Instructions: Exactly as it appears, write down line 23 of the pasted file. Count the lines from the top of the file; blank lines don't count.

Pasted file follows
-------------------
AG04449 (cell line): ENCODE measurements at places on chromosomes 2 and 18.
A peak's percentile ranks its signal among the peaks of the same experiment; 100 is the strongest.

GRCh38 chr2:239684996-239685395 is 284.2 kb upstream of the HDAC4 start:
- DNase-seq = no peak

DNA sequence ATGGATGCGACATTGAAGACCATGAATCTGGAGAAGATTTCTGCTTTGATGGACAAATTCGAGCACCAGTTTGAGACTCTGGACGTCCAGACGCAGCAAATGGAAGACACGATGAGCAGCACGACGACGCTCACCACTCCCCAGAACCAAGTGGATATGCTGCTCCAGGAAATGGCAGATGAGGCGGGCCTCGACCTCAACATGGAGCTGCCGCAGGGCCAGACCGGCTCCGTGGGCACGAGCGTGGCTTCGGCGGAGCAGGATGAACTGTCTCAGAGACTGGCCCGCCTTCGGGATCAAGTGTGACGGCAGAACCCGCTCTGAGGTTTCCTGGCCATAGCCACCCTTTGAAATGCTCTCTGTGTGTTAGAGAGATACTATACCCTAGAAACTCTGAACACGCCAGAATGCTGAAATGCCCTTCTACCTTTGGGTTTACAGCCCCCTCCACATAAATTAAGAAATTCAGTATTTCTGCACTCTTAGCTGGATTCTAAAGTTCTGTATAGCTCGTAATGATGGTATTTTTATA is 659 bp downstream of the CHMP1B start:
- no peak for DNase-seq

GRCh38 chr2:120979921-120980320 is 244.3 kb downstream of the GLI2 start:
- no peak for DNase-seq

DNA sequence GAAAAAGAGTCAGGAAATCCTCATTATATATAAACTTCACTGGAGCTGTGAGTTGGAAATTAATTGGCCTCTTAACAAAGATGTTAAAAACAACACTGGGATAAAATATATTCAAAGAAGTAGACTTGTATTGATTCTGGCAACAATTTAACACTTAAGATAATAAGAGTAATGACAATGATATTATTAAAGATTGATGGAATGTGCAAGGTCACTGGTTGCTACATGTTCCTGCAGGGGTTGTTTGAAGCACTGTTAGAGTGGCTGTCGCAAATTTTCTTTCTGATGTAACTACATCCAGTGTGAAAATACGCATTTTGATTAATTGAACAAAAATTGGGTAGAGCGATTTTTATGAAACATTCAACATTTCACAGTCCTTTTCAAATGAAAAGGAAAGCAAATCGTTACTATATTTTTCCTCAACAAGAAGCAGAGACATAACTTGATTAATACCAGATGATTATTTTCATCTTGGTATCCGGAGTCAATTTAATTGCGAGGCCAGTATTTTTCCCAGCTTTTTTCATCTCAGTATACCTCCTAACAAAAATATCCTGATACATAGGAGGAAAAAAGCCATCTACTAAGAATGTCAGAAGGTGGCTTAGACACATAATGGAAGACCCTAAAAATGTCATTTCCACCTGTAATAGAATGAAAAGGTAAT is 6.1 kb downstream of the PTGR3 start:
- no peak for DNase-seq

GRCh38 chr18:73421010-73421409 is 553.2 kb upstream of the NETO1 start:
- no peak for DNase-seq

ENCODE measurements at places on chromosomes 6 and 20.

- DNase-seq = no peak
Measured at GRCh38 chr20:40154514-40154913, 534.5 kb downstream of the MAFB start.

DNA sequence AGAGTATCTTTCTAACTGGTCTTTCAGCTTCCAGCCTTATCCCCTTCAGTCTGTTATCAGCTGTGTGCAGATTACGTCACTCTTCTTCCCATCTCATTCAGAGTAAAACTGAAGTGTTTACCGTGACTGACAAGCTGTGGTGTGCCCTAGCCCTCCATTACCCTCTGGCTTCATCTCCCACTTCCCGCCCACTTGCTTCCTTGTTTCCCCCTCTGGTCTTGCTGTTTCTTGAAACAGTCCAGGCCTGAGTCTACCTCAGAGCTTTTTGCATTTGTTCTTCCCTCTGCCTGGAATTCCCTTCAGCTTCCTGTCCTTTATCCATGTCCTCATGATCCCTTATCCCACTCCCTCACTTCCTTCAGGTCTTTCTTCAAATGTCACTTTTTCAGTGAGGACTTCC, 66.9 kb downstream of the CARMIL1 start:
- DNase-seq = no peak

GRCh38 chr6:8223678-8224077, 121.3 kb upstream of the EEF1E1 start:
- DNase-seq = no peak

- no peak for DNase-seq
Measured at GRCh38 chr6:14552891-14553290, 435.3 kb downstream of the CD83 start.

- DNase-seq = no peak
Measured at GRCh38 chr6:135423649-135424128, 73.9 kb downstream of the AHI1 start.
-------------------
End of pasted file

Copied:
Measured at GRCh38 chr6:135423649-135424128, 73.9 kb downstream of the AHI1 start.